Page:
Gang Affiliated Quotes

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There was some admiration for the way he handled himself. At least back then, there was a sense he would be loyal to his friends. That was the culture of the time. It was incredibly tribal, and the gang affiliation meant so much to poor city kids.
Dick Lehr & Gerard O'Neill (Black Mass: Whitey Bulger, the FBI and a Devil's Deal)
The groups in different areas that were affiliated with us knew one thing for sure, and that is that they could trust and respect the base. When you look at it, people want to know they have someone in their corner for the worst. Scrooge, former leader of the Rebellion Raiders street gang that once boasted of having some ten thousand members
Drexel Deal (The Fight of My Life is Wrapped Up in My Father (The Fight of My Life is Wrapped in My Father))
45 Bistro Restaurant, East Broughton Street, Savannah, Georgia The Gulfstream Corporate Weekly Dinner was being held at 45 Bistro this week, and the usual gang from Customer Service and Marketing always hosted a splendid meal.  Aircrew from all over the world flew into Savannah, Georgia for semi-annual training, as did new owners, technicians, and anyone else affiliated with Gulfstream for the week.  It was their special night out, all expenses paid, to show their appreciation for the business they gave Gulfstream. 
Lawrence A. Colby (The Devil Dragon Pilot (Ford Stevens Military-Aviation Thriller #1))
I reflect on Bicycle Bob Silverman, who prodded and pushed Montreal into being one of the best biking cities in the world. I think about Dan Buettner and the Blue Zones gang, who’ve shown entire cities of people how to live healthier and longer lives. I think about Bea Johnson, who through her passion and pint jar of trash has changed the way thousands of us view our garbage. I think about Dr. June McCarroll in California and Dadarao Bilhore in India – on their hands and knees – painting center lines and filling potholes, one by one, to make our roads safe. These are people so passionate about changing some sliver of the world that they just rolled up their sleeves and dug in. They forged ahead without job title, majority vote, business card, salary, office, or political affiliation. Writer Thomas Friedman refers to these people as “leaders without authority.” Where do we find more? Well, we can start by taking a selfie. And listening to a pair of voices from the past. Alexis de Tocqueville – a man absolutely smitten by democracy in America – reminds us that one of the beauties of living in a democracy is that policies aren’t decreed from on high by “church and state” but from the bottom up, by “village and congregation.” And anthropologist Margaret Mead expounds, “never doubt that a small group of thoughtful, committed citizens can change the world; indeed, it’s the only thing that ever has.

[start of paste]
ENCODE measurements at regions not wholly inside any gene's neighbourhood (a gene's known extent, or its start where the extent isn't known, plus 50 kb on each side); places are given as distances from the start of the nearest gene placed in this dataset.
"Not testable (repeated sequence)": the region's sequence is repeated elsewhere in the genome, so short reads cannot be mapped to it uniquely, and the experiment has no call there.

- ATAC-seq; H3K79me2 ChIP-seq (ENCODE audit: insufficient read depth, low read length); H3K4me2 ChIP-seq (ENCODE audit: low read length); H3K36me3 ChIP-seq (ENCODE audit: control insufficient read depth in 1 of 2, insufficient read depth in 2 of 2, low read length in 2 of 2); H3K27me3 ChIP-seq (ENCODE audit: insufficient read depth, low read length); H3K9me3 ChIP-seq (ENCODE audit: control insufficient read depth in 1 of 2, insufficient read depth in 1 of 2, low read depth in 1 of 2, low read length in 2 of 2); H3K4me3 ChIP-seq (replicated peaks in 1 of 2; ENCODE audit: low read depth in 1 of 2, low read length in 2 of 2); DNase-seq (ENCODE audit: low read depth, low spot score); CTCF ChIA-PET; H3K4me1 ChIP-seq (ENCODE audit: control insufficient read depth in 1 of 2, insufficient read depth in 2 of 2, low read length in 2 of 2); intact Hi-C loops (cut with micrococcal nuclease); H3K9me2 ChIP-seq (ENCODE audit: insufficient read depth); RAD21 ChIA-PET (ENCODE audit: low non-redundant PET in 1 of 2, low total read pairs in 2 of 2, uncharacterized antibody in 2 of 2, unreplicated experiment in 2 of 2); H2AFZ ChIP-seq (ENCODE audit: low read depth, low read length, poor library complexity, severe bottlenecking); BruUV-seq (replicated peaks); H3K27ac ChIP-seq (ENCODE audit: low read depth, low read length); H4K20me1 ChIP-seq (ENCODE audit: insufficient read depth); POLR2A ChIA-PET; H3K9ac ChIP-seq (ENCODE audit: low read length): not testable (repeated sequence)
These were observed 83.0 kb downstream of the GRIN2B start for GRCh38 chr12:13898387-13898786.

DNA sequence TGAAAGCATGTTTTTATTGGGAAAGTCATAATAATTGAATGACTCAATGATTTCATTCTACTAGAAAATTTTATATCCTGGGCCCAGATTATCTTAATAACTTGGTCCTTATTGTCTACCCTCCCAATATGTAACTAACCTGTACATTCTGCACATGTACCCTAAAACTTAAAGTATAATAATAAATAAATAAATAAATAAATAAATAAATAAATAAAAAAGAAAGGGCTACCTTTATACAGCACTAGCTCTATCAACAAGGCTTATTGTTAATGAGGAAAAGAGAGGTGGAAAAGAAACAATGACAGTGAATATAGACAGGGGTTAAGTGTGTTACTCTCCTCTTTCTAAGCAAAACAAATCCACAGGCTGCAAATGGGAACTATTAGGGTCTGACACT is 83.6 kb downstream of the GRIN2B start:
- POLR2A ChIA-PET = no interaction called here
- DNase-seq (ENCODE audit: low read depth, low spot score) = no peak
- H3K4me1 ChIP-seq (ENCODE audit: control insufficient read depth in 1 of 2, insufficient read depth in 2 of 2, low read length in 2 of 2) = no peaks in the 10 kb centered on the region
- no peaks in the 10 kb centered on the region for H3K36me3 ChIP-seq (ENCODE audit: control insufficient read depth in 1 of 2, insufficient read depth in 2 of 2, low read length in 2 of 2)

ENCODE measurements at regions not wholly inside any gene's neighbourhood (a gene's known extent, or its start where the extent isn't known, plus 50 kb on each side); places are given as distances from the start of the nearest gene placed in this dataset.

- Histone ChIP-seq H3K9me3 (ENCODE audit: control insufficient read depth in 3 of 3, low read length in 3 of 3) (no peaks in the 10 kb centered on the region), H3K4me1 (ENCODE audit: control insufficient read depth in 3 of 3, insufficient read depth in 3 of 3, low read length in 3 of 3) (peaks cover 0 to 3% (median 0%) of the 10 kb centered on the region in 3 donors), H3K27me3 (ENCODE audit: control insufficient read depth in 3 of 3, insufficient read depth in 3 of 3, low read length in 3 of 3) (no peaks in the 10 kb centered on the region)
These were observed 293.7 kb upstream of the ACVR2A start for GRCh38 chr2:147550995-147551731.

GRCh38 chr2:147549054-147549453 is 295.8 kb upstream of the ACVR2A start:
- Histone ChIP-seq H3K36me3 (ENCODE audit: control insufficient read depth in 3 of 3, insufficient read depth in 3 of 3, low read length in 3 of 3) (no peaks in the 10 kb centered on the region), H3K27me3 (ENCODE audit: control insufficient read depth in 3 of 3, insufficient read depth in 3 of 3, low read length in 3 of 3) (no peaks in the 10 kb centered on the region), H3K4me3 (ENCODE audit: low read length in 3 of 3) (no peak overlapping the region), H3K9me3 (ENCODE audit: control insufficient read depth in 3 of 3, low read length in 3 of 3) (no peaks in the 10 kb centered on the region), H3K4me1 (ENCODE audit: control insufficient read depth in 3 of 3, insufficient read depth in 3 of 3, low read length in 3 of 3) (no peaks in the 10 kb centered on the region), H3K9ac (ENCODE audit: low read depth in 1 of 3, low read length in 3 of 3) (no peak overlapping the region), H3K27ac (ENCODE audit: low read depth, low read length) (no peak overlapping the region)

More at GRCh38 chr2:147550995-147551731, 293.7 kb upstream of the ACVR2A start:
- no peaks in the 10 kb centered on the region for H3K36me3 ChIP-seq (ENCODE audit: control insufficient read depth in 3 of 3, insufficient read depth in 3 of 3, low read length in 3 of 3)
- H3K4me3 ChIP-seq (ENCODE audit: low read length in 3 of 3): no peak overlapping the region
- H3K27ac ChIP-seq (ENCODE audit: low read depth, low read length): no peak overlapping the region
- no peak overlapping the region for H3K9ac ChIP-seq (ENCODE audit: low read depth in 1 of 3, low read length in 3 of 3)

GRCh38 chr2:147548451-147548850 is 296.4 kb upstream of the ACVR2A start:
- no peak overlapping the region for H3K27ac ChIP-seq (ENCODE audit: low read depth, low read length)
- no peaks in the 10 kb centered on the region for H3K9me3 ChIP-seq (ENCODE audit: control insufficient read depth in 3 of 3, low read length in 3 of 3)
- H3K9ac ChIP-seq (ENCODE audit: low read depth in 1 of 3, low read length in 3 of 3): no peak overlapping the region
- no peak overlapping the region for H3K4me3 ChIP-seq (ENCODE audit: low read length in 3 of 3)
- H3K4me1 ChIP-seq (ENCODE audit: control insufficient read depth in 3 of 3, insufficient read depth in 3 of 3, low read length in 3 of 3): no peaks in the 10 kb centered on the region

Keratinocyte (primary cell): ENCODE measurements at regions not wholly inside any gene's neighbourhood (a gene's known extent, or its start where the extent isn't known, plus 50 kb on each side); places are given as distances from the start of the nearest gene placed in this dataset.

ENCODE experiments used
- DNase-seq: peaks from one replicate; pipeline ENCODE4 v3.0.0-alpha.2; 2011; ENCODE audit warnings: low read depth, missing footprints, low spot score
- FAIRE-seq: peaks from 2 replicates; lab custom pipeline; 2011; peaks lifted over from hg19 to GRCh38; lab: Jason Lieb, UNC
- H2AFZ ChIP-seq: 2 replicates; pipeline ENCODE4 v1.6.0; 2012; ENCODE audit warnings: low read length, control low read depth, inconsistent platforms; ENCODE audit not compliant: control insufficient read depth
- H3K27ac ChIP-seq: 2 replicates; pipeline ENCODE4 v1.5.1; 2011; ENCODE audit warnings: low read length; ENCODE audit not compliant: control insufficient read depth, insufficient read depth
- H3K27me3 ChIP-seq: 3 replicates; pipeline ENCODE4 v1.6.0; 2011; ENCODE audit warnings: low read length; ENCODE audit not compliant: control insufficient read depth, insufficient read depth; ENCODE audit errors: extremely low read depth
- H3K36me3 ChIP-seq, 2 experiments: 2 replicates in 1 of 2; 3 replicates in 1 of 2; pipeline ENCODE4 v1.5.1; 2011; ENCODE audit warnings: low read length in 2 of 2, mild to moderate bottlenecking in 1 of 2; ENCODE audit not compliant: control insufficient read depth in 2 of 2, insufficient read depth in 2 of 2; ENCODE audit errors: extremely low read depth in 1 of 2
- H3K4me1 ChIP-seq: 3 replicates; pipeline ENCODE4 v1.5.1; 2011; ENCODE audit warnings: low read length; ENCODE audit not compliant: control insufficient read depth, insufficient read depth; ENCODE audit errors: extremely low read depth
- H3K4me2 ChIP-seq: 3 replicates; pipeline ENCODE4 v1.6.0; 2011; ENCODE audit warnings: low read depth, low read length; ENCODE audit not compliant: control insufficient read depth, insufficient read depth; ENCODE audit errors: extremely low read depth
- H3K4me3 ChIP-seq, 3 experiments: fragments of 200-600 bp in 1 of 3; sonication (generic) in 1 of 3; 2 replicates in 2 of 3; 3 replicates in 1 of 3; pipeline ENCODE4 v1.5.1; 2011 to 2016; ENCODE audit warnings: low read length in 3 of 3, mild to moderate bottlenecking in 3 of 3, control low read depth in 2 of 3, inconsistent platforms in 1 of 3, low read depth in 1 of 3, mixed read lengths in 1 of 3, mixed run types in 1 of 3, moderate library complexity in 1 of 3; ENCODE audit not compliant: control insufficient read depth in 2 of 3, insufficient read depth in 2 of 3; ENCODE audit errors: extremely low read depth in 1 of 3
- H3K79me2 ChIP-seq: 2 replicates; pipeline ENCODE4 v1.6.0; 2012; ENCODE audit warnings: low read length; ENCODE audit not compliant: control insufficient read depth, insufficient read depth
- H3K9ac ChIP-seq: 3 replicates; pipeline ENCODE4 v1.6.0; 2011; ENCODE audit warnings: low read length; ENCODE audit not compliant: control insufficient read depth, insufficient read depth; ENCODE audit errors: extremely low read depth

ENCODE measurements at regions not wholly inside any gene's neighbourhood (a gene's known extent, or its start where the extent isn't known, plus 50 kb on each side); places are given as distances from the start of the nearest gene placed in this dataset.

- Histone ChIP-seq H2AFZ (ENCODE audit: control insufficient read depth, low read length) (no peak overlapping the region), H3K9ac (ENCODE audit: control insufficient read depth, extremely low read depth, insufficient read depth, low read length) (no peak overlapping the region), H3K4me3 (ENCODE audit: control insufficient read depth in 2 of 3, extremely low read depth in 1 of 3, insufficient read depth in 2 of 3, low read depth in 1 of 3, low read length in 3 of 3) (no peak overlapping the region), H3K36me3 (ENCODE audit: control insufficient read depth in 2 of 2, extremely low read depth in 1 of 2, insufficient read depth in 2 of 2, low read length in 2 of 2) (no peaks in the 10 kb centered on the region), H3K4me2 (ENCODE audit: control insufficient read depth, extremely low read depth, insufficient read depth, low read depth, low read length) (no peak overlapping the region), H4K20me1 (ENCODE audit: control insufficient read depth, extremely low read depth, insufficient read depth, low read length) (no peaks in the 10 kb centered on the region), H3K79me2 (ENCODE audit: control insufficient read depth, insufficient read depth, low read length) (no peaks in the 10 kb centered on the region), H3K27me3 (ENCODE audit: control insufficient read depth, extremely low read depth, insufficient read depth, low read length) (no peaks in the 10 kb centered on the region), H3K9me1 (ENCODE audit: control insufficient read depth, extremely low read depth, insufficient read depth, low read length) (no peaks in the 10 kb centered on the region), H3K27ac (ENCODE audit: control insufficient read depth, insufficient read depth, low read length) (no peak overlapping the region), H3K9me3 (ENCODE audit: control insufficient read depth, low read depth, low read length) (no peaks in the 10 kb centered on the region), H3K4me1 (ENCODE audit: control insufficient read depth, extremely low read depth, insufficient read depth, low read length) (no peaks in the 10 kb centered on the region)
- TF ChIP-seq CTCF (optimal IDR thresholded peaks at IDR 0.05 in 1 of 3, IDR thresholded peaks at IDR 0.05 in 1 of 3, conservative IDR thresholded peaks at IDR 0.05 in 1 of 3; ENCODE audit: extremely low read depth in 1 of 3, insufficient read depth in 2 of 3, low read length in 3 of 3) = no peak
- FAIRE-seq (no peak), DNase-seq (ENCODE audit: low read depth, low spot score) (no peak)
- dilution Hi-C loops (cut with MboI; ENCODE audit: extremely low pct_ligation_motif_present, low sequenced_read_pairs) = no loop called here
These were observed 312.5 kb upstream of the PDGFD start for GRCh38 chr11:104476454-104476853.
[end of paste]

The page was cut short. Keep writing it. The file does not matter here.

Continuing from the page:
Spike Carlsen (A Walk Around the Block: Stoplight Secrets, Mischievous Squirrels, Manhole Mysteries & Other Stuff You See Every Day (And Know Nothing About))
Long but petty. No known gang affiliations, nothing more serious on his rap sheet than a stolen case of beer.
Craig Schaefer (Black Tie Required (Harmony Black, #6))
When I look at it carefully, by examining the interviews and the various social scientists’ studies, it becomes easy for me to see that we all were just rebelling. Regardless of the area we grew up in or the gang we were affiliated with, or which part of the Western world we found ourselves in, we all were rebelling. We were rebelling and crying out for our fathers. We were rebelling against the home conditions that existed in our communities. We needed our fathers, but above all we wanted to be loved and accepted by them. Since we couldn’t find it at home and in our respective communities, we created it for ourselves.
Drexel Deal (The Fight of My Life is Wrapped Up in My Father (The Fight of My Life is Wrapped in My Father))
The Kharijis who had repudiated ʿAli after the battle of Siffin formed small bands, usually of between thirty and a hundred men. Each group was at once an outlaw gang and a fanatical religious sect. They were held together by the conviction that they were the only true Muslims and that their rebellions had profound religious justification. A group of Kharijis (called Najda) controlled a good part of Arabia – including Bahrain, Oman, Hadhramaut, and Yemen – before they were finally crushed. These Khariji bands were most likely formed by uprooted individuals looking for communal affiliation through sectarian movements. The second civil war, then, was a crisis for the cohesion of the Arab-Muslim elite, for its political authority, and for its concepts of true belief and communal leadership.
Ira M. Lapidus (A History of Islamic Societies)
I’d found four Alphas who matched me in every way and showed me that it didn’t matter what your Order was, whose blood ran in your veins, or even your gang affiliation. In the end, family was anyone you loved. And the five of us were anime gemelle. Soul mates. But better than that, we were mated souls.
Caroline Peckham (Warrior Fae (Ruthless Boys of the Zodiac, #5))